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TEDWomen 2010

Hawa Abdi + Deqo Mohamed: Mother and daughter doctor-heroes

December 8, 2010

They've been called the "saints of Somalia." Doctor Hawa Abdi and her daughter Deqo Mohamed discuss their medical clinic in Somalia, where -- in the face of civil war and open oppression of women -- they've built a hospital, a school and a community of peace.

Dr. Hawa Abdi + Dr. Deqo Mohamed - Somali doctors who treat women refugees
Dr. Hawa Abdi and her daughters, Dr. Deqo Mohamed and Dr. Amina Mohamed, treat Somali refugee women and children, often for free. Full bio

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Double-click the English subtitles below to play the video.
Hawa Abdi: Many people -- 20 years for Somalia --
00:16
[were] fighting.
00:19
So there was no job, no food.
00:21
Children, most of them,
00:25
became very malnourished, like this.
00:27
Deqo Mohamed: So as you know,
00:31
always in a civil war,
00:33
the ones affected most [are] the women and children.
00:35
So our patients are women and children.
00:38
And they are in our backyard.
00:41
It's our home. We welcome them.
00:43
That's the camp that we have in now
00:45
90,000 people,
00:48
where 75 percent of them are women and children.
00:50
Pat Mitchell: And this is your hospital. This is the inside.
00:53
HA: We are doing C-sections and different operations
00:55
because people need some help.
00:58
There is no government to protect them.
01:01
DM: Every morning we have about 400 patients,
01:04
maybe more or less.
01:07
But sometimes we are only five doctors
01:09
and 16 nurses,
01:12
and we are physically getting exhausted to see all of them.
01:14
But we take the severe ones,
01:18
and we reschedule the other ones the next day.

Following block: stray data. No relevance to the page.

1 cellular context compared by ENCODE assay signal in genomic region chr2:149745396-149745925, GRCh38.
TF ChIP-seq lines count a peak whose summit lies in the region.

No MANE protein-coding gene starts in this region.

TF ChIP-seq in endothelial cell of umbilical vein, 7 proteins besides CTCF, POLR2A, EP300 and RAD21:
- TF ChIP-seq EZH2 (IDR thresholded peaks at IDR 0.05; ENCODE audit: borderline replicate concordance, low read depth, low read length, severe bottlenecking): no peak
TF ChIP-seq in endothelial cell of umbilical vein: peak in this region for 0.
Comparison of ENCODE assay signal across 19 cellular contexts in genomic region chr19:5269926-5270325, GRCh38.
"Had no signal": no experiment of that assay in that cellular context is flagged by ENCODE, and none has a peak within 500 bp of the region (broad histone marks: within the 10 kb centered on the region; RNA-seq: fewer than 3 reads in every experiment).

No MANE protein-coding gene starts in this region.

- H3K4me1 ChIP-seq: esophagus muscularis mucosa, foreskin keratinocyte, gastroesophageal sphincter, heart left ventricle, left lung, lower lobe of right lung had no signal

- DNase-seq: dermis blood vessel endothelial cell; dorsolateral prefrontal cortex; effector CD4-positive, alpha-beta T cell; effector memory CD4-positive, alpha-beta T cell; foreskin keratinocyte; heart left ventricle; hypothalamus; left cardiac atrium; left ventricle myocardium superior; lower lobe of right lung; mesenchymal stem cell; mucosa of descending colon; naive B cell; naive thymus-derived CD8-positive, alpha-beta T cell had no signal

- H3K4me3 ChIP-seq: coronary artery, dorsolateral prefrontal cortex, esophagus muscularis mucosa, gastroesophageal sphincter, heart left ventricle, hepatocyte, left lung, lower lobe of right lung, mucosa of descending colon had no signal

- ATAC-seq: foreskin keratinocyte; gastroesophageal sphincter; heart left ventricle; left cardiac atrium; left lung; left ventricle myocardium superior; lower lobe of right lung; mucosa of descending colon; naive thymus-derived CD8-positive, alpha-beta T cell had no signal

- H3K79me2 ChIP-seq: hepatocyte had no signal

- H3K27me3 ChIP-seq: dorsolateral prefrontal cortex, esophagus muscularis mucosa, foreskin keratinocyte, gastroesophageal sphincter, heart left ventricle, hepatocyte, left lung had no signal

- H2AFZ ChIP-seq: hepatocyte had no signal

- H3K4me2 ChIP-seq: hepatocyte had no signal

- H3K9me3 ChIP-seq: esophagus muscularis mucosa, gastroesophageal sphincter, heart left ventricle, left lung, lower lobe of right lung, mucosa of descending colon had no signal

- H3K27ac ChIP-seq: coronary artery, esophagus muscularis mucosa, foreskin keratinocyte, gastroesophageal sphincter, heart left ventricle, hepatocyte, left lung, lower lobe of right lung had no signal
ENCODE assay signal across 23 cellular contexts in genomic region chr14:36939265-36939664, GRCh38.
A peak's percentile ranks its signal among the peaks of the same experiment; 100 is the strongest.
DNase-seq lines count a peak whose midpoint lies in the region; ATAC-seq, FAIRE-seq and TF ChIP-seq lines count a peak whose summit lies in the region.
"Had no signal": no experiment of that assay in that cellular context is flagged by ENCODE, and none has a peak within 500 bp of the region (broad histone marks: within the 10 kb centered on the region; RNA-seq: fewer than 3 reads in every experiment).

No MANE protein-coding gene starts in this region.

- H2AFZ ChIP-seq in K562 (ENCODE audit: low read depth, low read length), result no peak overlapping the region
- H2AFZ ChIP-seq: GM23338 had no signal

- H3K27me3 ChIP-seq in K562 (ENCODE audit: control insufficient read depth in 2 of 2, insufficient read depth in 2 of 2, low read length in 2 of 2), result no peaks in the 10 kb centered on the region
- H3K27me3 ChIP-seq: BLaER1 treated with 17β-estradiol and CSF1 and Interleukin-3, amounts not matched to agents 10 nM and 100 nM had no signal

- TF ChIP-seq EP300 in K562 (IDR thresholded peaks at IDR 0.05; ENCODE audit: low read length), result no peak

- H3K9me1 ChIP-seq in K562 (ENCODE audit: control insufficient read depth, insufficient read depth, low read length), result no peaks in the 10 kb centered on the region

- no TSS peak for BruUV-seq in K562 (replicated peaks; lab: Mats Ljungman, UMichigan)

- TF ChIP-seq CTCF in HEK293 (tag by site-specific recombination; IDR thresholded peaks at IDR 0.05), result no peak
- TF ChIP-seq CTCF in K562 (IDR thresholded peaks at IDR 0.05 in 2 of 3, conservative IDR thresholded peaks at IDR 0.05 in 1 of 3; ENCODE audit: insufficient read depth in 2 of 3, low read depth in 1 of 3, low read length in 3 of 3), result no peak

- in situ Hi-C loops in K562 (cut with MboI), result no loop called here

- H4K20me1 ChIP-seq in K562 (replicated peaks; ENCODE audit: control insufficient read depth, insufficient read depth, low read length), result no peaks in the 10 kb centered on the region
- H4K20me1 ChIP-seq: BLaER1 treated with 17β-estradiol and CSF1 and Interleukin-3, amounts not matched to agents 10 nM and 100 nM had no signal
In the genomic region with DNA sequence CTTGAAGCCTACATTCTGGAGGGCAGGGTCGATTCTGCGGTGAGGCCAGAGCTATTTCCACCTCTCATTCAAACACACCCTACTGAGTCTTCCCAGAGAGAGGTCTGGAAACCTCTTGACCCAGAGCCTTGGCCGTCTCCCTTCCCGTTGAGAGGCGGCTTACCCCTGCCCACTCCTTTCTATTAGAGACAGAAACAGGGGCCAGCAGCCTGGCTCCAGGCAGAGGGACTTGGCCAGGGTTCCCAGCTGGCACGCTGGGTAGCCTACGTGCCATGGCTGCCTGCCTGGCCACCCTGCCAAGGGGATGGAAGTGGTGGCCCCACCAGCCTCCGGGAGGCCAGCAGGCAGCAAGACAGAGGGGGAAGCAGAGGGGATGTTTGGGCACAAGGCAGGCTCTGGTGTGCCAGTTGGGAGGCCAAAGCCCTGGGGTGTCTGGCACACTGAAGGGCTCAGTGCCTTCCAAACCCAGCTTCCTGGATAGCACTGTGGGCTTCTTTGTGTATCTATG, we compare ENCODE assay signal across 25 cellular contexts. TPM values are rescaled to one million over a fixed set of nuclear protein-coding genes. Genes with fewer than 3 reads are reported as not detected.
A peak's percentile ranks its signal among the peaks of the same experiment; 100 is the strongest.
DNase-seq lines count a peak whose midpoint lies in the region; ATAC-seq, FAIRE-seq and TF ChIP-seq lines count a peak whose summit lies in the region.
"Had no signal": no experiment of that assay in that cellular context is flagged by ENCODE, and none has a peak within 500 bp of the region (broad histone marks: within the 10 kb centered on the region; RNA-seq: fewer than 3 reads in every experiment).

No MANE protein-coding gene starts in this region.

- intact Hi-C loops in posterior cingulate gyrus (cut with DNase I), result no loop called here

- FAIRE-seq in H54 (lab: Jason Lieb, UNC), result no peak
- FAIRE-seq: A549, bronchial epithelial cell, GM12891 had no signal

01:20
It is very tough.
01:23
And as you can see, it's the women who are carrying the children;
01:25
it's the women who come into the hospitals;
01:28
it's the women [are] building the houses.
01:30
That's their house.
01:32
And we have a school. This is our bright --
01:34
we opened [in the] last two years [an] elementary school
01:37
where we have 850 children,
01:40
and the majority are women and girls.
01:43
(Applause)
01:45
PM: And the doctors have some very big rules
01:51
about who can get treated at the clinic.
01:54
Would you explain the rules for admission?
01:56
HA: The people who are coming to us,
01:59
we are welcoming.
02:01
We are sharing with them
02:03
whatever we have.
02:05
But there are only two rules.
02:07
First rule:
02:09
there is no clan distinguished and political division
02:11
in Somali society.
02:14
[Whomever] makes those things we throw out.
02:17
The second:
02:20
no man can beat his wife.
02:22
If he beat,
02:24
we will put [him] in jail,
02:26
and we will call the eldest people.
02:28
Until they identify this case,
02:31
we'll never release him.
02:34
That's our two rules.
02:36
(Applause)
02:38
The other thing that I have realized,
02:43
that the woman is the most strong person
02:46
all over the world.
02:49
Because the last 20 years,
02:51
the Somali woman has stood up.
02:53
They were the leaders,
02:56
and we are the leaders
02:58
of our community
03:00
and the hope of our future generations.
03:02
We are not just the helpless
03:04
and the victims of the civil war.
03:06
We can reconcile.
03:08
We can do everything.
03:10
(Applause)
03:12
DM: As my mother said, we are the future hope,
03:18
and the men are only killing in Somalia.
03:20
So we came up with these two rules.
03:23
In a camp with 90,000 people,
03:25
you have to come up with some rules or there is going to be some fights.
03:27
So there is no clan division,
03:30
and no man can beat his wife.
03:32
And we have a little storage room
03:34
where we converted a jail.
03:36
So if you beat your wife, you're going to be there.
03:38
(Applause)
03:40
So empowering the women and giving the opportunity --
03:42
we are there for them. They are not alone for this.
03:45
PM: You're running a medical clinic.
03:49
It brought much, much needed medical care
03:51
to people who wouldn't get it.
03:54
You're also running a civil society.
03:56
You've created your own rules,
03:58
in which women and children
04:00
are getting a different sense of security.
04:02
Talk to me about your decision, Dr. Abdi,
04:05
and your decision, Dr. Mohamed,
04:08
to work together --
04:10
for you to become a doctor
04:12
and to work with your mother in these circumstances.
04:14
HA: My age --
04:17
because I was born in 1947 --
04:19
we were having, at that time,
04:22
government, law and order.
04:24
But one day, I went to the hospital --
04:28
my mother was sick --
04:31
and I saw the hospital, how they [were] treating the doctors,
04:33
how they [are] committed